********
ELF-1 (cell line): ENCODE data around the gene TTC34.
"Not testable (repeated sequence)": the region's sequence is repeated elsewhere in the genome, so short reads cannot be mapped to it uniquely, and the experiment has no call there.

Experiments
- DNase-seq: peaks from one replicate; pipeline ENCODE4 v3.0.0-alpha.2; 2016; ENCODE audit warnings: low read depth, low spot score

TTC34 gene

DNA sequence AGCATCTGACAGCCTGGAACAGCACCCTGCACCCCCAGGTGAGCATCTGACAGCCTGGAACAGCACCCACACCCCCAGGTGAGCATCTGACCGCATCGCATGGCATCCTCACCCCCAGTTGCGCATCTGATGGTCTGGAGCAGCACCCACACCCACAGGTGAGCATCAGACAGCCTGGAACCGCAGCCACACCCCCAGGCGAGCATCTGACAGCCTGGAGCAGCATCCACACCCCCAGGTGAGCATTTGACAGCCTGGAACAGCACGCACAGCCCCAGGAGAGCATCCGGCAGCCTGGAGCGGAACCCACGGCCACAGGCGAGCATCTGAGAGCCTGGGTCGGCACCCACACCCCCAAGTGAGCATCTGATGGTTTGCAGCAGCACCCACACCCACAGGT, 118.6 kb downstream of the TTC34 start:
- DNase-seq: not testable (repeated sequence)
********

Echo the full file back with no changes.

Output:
ELF-1 (cell line): ENCODE data around the gene TTC34.
"Not testable (repeated sequence)": the region's sequence is repeated elsewhere in the genome, so short reads cannot be mapped to it uniquely, and the experiment has no call there.

Experiments
- DNase-seq: peaks from one replicate; pipeline ENCODE4 v3.0.0-alpha.2; 2016; ENCODE audit warnings: low read depth, low spot score

TTC34 gene

DNA sequence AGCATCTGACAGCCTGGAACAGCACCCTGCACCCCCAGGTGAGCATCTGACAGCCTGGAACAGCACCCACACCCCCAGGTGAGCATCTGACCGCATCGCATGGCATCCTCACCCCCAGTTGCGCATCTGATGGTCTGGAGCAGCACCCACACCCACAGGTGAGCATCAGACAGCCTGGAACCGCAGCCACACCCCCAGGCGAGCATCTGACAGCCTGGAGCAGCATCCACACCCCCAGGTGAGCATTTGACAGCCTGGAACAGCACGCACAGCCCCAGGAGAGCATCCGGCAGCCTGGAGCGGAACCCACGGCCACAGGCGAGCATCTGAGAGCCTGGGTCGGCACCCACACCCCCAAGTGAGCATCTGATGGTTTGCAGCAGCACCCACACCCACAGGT, 118.6 kb downstream of the TTC34 start:
- DNase-seq: not testable (repeated sequence)